OPT & the ‘Cap-Gap’
Each year, many foreign students in the U.S. transition from F-1 status with Optional Practical Training (OPT) authorization to H-1B nonimmigrant status. As there are a limited number of H-1B visas available each fiscal year, this visa limit is commonly referred to as the “H-1B cap.”
U.S. immigration regulations require petitioning employers to submit H-1B petitions on April 1. However, newly-approved H-1B status does not become effective until October 1, which is the start of the fiscal year. A “cap-gap” typically occurs in the period of time between the expiration of a student’s F-1 status/OPT authorization and the commencement of H-1B employment.
To allow students to maintain F-1 status and work authorization during the “cap-gap” period, the government has created a mechanism called “the Cap-Gap Extension.” This extension allows certain students with pending or approved H-1B petitions to remain in the U.S. in F-1 status until the start date of their approved H-1B employment or until their petition is denied, revoked, withdrawn, or otherwise not selected.
Students: What You Need To Know
- Timing Requirements:
- Your H-1B petition indicating change of status (rather than consular processing) must be filed during the acceptance period beginning April 1 of each year.
- Your authorized F-1 duration of status (D/S) must still be in effect at the time of filing the H-1B petition. For the purposes of the cap-gap, your F-1 status is “in effect” during any period of your academic course of study, any authorized periods of post-completion OPT, and during the 60-day “grace period” following the expiration of OPT in which you would otherwise prepare to depart the U.S.
- After your petitioning employer files the H-1B petition, you will receive an automatic cap-gap extension. This extension will continue until the H-1B petition adjudication process is complete. If your H-1B petition is selected and approved, your extension will continue through September 30.
- Please note: if your H-1B petition is filed during the 60-day “grace period,” you will still receive a cap-gap extension on your F-1 status, but you will not become authorized to work until October 1, if approved. This is because you would not technically be employment-authorized at the time of filing, so there would no longer be any employment authorization to extend. Thus, it is best to file for H-1B status before entering the 60-day grace period so you may continue to work while the petition pends and until October 1.
- What You Should Do
- Stay in close contact with your petitioning employer during the cap-gap extension period for status updates on the H-1B petition processing.
- Obtain proof of continuing status from your Designated School Official (DSO) with evidence of your timely-filed H-1B petition indicating change of status. Acceptable evidence includes a copy of the petition and a FedEx, UPS, or USPS Express/certified mail receipt. The DSO will then issue a preliminary cap-gap I-20 showing an extension of F-1 status until June 1.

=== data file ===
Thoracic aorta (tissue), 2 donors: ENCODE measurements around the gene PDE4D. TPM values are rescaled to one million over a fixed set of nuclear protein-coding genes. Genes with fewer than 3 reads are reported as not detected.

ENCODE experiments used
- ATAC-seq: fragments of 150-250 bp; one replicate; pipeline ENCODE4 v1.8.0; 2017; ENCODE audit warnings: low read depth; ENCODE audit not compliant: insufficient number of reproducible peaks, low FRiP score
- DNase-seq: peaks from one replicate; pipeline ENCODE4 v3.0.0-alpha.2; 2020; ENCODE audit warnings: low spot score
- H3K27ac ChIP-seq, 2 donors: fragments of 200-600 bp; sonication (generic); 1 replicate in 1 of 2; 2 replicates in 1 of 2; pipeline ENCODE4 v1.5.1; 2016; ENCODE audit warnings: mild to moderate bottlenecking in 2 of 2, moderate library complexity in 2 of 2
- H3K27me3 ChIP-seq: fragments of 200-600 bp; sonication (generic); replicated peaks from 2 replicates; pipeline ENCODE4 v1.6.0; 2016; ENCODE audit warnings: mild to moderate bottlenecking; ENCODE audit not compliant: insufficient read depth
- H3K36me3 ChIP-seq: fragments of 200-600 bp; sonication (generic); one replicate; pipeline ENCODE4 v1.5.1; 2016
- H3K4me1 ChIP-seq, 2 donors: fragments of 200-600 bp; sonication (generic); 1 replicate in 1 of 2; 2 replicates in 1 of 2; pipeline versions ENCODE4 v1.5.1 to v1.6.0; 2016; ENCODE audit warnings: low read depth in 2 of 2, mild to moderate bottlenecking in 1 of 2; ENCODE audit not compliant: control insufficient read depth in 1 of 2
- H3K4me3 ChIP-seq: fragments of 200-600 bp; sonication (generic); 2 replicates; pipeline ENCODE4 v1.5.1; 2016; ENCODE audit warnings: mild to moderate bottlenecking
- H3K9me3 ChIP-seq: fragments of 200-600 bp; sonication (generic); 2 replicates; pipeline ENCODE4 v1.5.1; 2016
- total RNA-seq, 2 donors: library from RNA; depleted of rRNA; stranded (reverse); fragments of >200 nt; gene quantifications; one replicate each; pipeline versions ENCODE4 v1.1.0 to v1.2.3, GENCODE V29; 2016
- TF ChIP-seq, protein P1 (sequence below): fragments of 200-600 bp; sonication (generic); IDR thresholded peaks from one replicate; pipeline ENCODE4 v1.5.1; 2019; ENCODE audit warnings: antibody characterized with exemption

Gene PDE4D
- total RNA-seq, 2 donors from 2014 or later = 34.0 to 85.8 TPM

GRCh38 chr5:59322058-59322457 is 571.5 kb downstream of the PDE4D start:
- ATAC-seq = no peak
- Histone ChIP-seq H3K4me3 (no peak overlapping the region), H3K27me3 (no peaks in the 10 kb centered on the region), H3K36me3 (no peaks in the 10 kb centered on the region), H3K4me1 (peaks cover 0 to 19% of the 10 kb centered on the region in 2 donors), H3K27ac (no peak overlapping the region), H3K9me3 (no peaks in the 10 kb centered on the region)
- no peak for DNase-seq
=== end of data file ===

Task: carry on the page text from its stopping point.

- If your H-1B petition is selected for adjudication, you should return to your DSO with a copy of your petitioning employer’s Form I-797, Notice of Action, with a valid receipt number, indicating that the petition was filed and accepted. The DSO will issue a new cap-gap I-20 showing the continued extension of F-1 status.
- Do not depart the U.S. during the cap-gap period. Doing so will forfeit your F-1 status and will require you to re-apply for an H-1B visa at a consular post abroad prior to returning to the U.S. Plan to remain in the U.S. until October 1, at the earliest.
- The 90-day unemployment limit associated with your post-completion OPT authorization will continue during the cap-gap period. Thus, you must continue to work during this time. Any unemployment exceeding 90 days may subject you to an immigration status violation.
- If you have a start date after October 1, but an OPT end date of September 30, please contact your DSO. Your DSO may request a data fix in SEVIS.
Employers: Acceptable I-9 Documents For Cap-Gap Period
Form I-9 is a U.S. Citizenship and Immigration Services form used by employers to verify an employee’s identity and eligibility to accept employment in the U.S. The documents below establish identity and employment authorization for students who have had their status and employment authorization extended through a cap-gap extension:
- Acceptable Documents Include:
- Student’s unexpired OPT Employment Authorization Document (EAD), or
- Student’s expired OPT EAD with Form I-20 showing a cap-gap extension endorsed by the student’s DSO
- Employer must enter these documents in Section 2 under List A
- If the student presents an expired EAD, the employer should:
- Record the document title;
- Record the document number;
- Record the date the EAD expired in the expiration date space; and
- Write “Cap-Gap” in the margin of Section 2.
These documents are acceptable for establishing employment authorization until September 30 of the year in which the H-1B petition was filed or until the H-1B petition is rejected, denied, or withdrawn. Employers must reverify the student’s employment authorization in Section 3 when the Form I-20 cap-gap endorsement expires but not later than October 1.
Your Petition Has Been Denied: Now What?
- If your H-1B petition has been denied, withdrawn, revoked, or otherwise not selected, you will have the standard 60-day grace period from the date of the rejection notice or your program end-date (whichever is later) to depart the country.
- NOTE: this 60-day grace period will not apply if your change of status request is denied due to discovery of a status violation, misrepresentation, or fraud. The 60-day grace period and cap-gap extension will also not apply if your petition is revoked based on a finding of a status violation, fraud, or misrepresentation following approval. In either case, you will be required to depart the U.S. immediately.